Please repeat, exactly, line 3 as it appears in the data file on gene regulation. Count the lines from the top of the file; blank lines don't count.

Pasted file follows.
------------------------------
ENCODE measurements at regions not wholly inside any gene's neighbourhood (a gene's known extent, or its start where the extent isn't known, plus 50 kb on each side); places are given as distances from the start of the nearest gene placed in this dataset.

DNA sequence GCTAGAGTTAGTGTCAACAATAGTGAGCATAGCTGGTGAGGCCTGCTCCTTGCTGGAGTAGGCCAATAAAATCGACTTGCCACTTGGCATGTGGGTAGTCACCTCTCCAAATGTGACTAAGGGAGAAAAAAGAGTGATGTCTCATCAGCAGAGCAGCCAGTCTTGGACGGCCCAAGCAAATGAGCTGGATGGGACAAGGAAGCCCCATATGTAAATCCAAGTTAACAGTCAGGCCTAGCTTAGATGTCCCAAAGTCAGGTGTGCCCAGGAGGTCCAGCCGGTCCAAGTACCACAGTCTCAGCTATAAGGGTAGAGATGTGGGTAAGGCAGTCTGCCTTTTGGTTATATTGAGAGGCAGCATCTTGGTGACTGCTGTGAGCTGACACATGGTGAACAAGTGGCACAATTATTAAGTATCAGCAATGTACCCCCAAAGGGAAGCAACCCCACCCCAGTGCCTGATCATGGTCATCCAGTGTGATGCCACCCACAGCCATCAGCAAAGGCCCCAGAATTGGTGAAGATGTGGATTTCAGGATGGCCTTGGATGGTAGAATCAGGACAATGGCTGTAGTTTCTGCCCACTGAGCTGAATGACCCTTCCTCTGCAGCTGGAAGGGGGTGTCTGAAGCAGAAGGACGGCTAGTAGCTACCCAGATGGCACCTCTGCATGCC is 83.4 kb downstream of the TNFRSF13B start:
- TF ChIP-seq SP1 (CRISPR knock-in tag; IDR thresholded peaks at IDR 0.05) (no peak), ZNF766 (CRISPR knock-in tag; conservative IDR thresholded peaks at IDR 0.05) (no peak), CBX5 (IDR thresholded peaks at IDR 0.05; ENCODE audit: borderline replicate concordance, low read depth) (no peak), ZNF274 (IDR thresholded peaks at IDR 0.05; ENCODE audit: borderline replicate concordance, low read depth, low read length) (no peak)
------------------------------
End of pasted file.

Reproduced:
- TF ChIP-seq SP1 (CRISPR knock-in tag; IDR thresholded peaks at IDR 0.05) (no peak), ZNF766 (CRISPR knock-in tag; conservative IDR thresholded peaks at IDR 0.05) (no peak), CBX5 (IDR thresholded peaks at IDR 0.05; ENCODE audit: borderline replicate concordance, low read depth) (no peak), ZNF274 (IDR thresholded peaks at IDR 0.05; ENCODE audit: borderline replicate concordance, low read depth, low read length) (no peak)